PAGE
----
Porteus said she was always intentional in her career about being a creative producer and refining her skills, rather than managing a team.

“I’ve always been interested in doing the creative work. That’s what I’m good at, that’s what I enjoy doing, and that’s what I’m passionate about,” she said.

“I’m an artist at heart, so I don’t have that drive to be a creative director or an art director telling other people what to do.”

Although Porteus left her employed job to become a full-time freelance illustrator, she admits she wasn’t sure what that career path was going to look like when she made that decision.

“As I’ve worked through my career, I’ve been open minded about what I am enjoying and what I’m not enjoying. But as I’ve gone along, what I really enjoy is being an artist,” she said.

“Right now, I can see myself continuing to be an artist and getting bigger and more interesting work, and being more experimental.”

In avoiding moving into management, Porteus said she focused on becoming a specialist in her field. She has found her niche in illustration and built a reputation for creating a distinct style of art.

“I have been able to carve out a little niche for myself which is fantastic because I feel that I have my own space that I exist in, and I’m not competing with other people because I’m just myself and this is my style. So, it’s quite liberating in a way. In the last couple of years, I’ve really realised that, and I’ve been leaning into that more.”

Katea Gidley, managing director of career coaching business Career Ahead

Katea Gidley, managing director of career coaching business Career Ahead.

Define what career advancement means to you

Katea Gidley, managing director of career coaching business Career Ahead, said it is possible to advance in your career without stepping into a management role, but it will depend on what your definition of ‘advance’ is.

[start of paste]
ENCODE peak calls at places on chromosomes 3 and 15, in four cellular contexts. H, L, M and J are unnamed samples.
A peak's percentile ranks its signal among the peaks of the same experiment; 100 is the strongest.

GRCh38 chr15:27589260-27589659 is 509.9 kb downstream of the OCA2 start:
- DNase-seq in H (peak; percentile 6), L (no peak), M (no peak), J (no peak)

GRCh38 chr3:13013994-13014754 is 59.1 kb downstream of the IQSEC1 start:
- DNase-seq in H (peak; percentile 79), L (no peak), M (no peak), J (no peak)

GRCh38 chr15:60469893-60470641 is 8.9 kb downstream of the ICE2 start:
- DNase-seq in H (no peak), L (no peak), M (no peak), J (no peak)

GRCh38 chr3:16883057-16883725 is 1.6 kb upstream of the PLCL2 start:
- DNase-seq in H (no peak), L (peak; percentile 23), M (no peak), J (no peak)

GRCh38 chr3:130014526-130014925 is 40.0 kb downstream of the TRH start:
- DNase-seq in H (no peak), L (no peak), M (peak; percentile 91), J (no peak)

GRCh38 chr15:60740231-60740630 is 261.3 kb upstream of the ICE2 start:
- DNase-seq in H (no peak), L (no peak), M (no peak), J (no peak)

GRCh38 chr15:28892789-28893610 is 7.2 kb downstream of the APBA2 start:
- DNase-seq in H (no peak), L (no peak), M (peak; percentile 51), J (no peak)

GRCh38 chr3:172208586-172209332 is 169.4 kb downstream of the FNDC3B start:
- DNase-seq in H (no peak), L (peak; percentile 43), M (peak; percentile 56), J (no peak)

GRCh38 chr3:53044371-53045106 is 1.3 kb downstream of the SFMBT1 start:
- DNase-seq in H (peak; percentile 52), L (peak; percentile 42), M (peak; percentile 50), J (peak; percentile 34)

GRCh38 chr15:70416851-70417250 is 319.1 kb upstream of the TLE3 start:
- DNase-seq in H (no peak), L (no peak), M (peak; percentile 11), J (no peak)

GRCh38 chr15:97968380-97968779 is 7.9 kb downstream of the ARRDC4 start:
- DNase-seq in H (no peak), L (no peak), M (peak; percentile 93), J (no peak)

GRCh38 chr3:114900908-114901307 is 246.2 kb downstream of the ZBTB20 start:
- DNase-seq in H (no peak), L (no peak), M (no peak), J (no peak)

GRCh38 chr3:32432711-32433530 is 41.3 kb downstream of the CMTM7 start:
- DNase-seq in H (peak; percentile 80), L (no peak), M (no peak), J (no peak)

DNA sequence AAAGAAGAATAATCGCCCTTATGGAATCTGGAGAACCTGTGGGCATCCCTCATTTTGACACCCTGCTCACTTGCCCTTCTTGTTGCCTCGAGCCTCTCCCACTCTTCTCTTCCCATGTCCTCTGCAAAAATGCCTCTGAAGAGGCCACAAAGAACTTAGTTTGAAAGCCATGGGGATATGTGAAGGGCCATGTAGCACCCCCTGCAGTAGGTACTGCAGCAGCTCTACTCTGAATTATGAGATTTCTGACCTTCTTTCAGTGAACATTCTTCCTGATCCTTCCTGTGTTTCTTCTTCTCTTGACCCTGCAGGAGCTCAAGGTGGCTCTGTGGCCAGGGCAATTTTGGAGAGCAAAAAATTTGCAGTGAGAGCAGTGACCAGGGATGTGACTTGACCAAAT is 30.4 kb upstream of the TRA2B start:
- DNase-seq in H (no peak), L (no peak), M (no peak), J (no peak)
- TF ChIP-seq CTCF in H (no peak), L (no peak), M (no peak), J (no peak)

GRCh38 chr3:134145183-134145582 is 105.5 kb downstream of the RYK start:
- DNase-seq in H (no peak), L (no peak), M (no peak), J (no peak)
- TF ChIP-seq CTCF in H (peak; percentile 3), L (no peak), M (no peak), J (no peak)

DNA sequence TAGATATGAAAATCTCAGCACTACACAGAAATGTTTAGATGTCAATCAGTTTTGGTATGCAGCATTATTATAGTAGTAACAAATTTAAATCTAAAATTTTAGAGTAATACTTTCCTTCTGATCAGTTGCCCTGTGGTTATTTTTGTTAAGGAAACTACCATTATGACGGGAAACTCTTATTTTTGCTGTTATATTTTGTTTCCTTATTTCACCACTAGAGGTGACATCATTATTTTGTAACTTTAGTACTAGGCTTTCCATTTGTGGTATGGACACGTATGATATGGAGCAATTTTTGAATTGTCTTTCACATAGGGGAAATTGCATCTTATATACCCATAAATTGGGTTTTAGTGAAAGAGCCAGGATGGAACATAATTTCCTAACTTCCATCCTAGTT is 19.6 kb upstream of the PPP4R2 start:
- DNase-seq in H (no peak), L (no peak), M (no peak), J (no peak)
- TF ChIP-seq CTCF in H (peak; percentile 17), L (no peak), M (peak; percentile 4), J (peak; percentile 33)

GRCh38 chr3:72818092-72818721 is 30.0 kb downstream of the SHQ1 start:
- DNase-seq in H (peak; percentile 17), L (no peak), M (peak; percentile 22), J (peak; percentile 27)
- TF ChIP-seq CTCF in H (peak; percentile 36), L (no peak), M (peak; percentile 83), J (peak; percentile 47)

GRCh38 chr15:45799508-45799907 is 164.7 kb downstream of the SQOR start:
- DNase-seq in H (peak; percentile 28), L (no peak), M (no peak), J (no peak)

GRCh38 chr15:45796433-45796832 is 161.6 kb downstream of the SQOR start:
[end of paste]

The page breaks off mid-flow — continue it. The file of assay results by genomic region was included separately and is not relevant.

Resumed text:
“Often, for women who have had their careers broken by family responsibilities, it’s about getting back into the opportunity to have meaningful work,” she said.

For these women, Gidley said it could mean moving away from menial tasks within their skillset and working on more interesting projects. Therefore, their accountability expands in terms of the nature of the work they do – and that doesn’t mean moving into a management role, but rather focusing on the quality of the projects and the scale of the projects they’re working on.

For women looking to define what career success means to them, Gidley said they can start by asking themselves “values-driven” questions.

“Ask yourself: what’s important for me? Think about that, in terms of the type of work you’re doing, the kind of accountability you’ll have, the nature of working in arrangements that you want, the remuneration that you want to achieve. The answers will fall out of those questions,” she said.

For women seeking career progression in traditional, hierarchical roles, the answers to these questions could mean they’re prepared to work full-time, they’ll do extensive hours, money is important to them, and they want a broad span of control.